Tuesday, August 30, 2016

Sermon from Sunday, August 28, 2016

Reading:  Mark 2:1-5 (Jesus began healing and teaching in Capernaum and people there were immediately drawn to him.  Then he left them without warning early one morning, and soon he was healing and teaching people in all kinds of other places.  Now he is back, and the people of Capernaum are glad he is back with them, to heal and teach them.)

Hard to imagine on a Sunday like this, when so many of our people are either resting up from Peach Festival work already done, getting ready for more this afternoon, or taking time to enjoy one last weekend away before the back-to-school crush … but the story this morning is about a house – Peter’s mother’s home in Capernaum, so jam-packed with people, standing-room-only, flowing-out-and-blocking-all-the-doors-regardless-of-what-the-fire-marshall-may-say, all there for one thing and one thing only – to see and hear and be touched and healed by Jesus, the holy healer and teacher who’s back in town.

If you can imagine that scene, imagine too this conversation among some of the people standing in the door, patiently (and also impatiently) trying to see and hear, hoping that if they are patient (and also pushy) enough they too might get close to the promise of healing that’s there.


Wow.  A lot of people here!

Yeah, I didn’t even know there were this many people in Capernaum.

Not this many sick people, anyway.

You think they’re all sick?

You think they’re all from Capernaum?

You mean there’s outsiders here?  I thought this was just for us, this time.  He’s been away and helping all the other towns a lot.  Isn’t it our turn again?

What if it’s like before?  What if he heals and teaches the ones who get close, and then even though there’s all kinds of others that need him – like us in the doorway here, and those poor people still out in the yard … hey, that’s my aunt and uncle out there, they must have just got here.  And they really need help.  They should be head of the line ‘cause they were left out last time he was here...  So what if he helps all the people who got in ahead of us, and then leaves?

Yeah, that’s how the world works, isn’t it?  Only so much to go around, they say. 

Yeah, the people on top say.  God’s blessings don’t grow on trees, you know.

Yeah, and even if they do, there’s always some who get lots, and others who just stay lost.

I sure wish there’d be all we need of what we need.

Yeah.  As much food as we all need.  And as much water as Earth can hold. 

As much healing as waves in the ocean.  As much hope as stars in the sky. 

As much compassion and love as grains of sand by the sea.  As much forgiveness and new life as tears and regrets.

Yeah.  Can you imagine?  Enough for everyone.  But who ever heard of such a thing?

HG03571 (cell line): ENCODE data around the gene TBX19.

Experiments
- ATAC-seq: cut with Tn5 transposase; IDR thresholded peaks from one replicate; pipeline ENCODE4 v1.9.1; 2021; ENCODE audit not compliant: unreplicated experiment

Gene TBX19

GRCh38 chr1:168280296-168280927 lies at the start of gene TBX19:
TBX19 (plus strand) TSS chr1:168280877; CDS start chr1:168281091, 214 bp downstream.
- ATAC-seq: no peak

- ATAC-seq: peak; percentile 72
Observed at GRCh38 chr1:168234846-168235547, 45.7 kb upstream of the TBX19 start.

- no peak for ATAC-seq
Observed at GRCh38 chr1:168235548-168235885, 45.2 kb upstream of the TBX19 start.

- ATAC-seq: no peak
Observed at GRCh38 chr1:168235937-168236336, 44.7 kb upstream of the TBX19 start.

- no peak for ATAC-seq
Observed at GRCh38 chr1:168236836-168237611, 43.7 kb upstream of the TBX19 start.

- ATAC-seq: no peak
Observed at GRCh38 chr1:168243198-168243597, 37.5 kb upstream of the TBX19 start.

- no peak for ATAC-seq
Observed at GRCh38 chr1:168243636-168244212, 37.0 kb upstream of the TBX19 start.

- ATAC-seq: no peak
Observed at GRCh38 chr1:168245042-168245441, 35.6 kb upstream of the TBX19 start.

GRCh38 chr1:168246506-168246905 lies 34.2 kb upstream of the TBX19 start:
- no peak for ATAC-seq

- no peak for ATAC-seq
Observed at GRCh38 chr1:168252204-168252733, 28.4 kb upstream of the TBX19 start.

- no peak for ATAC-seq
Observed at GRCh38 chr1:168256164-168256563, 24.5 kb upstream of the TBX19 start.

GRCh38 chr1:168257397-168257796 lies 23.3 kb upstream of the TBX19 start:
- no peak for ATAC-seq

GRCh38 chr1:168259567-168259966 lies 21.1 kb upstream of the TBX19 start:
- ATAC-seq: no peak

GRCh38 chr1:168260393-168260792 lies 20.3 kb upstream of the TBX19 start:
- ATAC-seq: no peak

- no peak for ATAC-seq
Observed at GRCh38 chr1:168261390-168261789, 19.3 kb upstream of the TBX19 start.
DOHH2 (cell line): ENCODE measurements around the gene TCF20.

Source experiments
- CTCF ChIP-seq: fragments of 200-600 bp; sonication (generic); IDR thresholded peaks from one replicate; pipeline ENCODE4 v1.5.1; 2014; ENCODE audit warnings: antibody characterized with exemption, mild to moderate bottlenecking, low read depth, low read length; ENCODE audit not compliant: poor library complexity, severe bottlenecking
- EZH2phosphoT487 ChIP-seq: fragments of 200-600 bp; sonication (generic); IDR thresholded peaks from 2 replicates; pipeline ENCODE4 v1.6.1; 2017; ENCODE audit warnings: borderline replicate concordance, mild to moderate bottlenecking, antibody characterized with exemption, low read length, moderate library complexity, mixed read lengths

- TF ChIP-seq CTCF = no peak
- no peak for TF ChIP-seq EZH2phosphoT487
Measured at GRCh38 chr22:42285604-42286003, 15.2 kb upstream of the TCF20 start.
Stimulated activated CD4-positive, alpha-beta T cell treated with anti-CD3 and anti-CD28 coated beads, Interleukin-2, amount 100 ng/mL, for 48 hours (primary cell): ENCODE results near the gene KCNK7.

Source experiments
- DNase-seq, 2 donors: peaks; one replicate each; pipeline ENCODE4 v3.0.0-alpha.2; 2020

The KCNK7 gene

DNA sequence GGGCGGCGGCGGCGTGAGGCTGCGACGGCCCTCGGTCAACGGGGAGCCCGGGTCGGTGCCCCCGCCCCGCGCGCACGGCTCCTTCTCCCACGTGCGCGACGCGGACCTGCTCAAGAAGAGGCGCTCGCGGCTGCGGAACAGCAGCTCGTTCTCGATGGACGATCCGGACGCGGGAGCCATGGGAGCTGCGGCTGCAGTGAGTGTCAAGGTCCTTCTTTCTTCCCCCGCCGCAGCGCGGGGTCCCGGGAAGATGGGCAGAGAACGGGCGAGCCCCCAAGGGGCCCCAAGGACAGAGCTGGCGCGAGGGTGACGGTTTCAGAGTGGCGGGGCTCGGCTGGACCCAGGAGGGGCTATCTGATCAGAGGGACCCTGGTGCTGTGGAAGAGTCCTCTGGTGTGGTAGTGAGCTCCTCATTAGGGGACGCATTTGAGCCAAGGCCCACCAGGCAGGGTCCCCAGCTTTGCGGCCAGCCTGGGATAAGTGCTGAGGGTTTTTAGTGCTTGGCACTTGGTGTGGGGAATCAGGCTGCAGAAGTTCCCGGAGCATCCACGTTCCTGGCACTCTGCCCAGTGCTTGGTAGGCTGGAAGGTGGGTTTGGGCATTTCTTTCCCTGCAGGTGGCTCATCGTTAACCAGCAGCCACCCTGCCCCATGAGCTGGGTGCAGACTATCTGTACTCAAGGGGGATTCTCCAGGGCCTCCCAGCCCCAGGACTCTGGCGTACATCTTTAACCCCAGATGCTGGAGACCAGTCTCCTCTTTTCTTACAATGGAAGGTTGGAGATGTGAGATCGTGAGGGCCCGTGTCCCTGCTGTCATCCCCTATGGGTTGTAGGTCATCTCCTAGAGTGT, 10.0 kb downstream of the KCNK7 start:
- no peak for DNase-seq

Yeah, can you imagine living in that kind of kingdom?
Yeah … I wonder …

Do you think maybe … when you think about Jesus … I mean some of the things they say he says …

Yeah … what he says about the coming of God’s kingdom …

Yeah … it makes me …

Hey!!  What’s going on?  Something’s happening up there.

Where Jesus is?

I think so.

What is it?

Is he leaving again?  Can you hear?

Is he coming our way?  Can you see?

No, there’s something … no, someone, being lowered down from the roof above him.  It’s a man on a pallet!  Coming down to Jesus from the roof!!!
You mean by magic?  Someone is doing a magic trick?

Jesus is a magician?

No, it looks like someone – a few people, it must be – are up on the roof, they’ve cut a hole in it, and now they’re lowering a sick man down through the hole, to where Jesus is.  There’s four ropes attached to the pallet.

I wonder how they got up there. 

I wonder what the people around Jesus think. 

Some are clapping for joy.

Others seem angry.

I wonder what Peter’s mother thinks.  It’s her house.

I wonder what Jesus thinks.

I know what I think.  I think …


At which point, in the crush of the crowd, excited and stirred by this turn of events, we are separated from the people we have been overhearing. 

Left to our own devices, our own imaginations, our own feeling responses to the way the kingdom of God appears then and now and always in and around Jesus, I wonder how we most easily imagine the conversation finishing.

Might it be:    

Queue-jumpers!  It happens all the time. 

Yeah, it just isn’t fair.  Why do some people always get special treatment? 

Why do foreigners get more than we do? 

Yeah, we have a lot of needs right here.  When is it going to be our turn again? 

Yeah, it all depends who you know, and how many strings they can pull.  Why isn’t it us?

Or might it be:

Wow!  I’m so glad for that man. 

There’s no way he could have got in there on his own.  I’m glad someone was able to help him …

He could have gone unnoticed forever and just died out there …

glad Jesus is here and so open. 

Yeah, imagine a world like that – no boundaries between in and out, no one excluded or left out, new life and hope for all …

even the poor and powerless …

So glad I saw it … so blessed to see something like this happen …

so happy to be part of this.  I love how good the world can be. 

It’s just gotta be good for all of us together in the long run.

I wonder …
left to our own devices,
our own imaginations,
our own feeling responses
to the way the kingdom of God
appears in the world both then and now,
I wonder what we most often are able to add
to conversations like this around us,
and how we help lead them to some good end.

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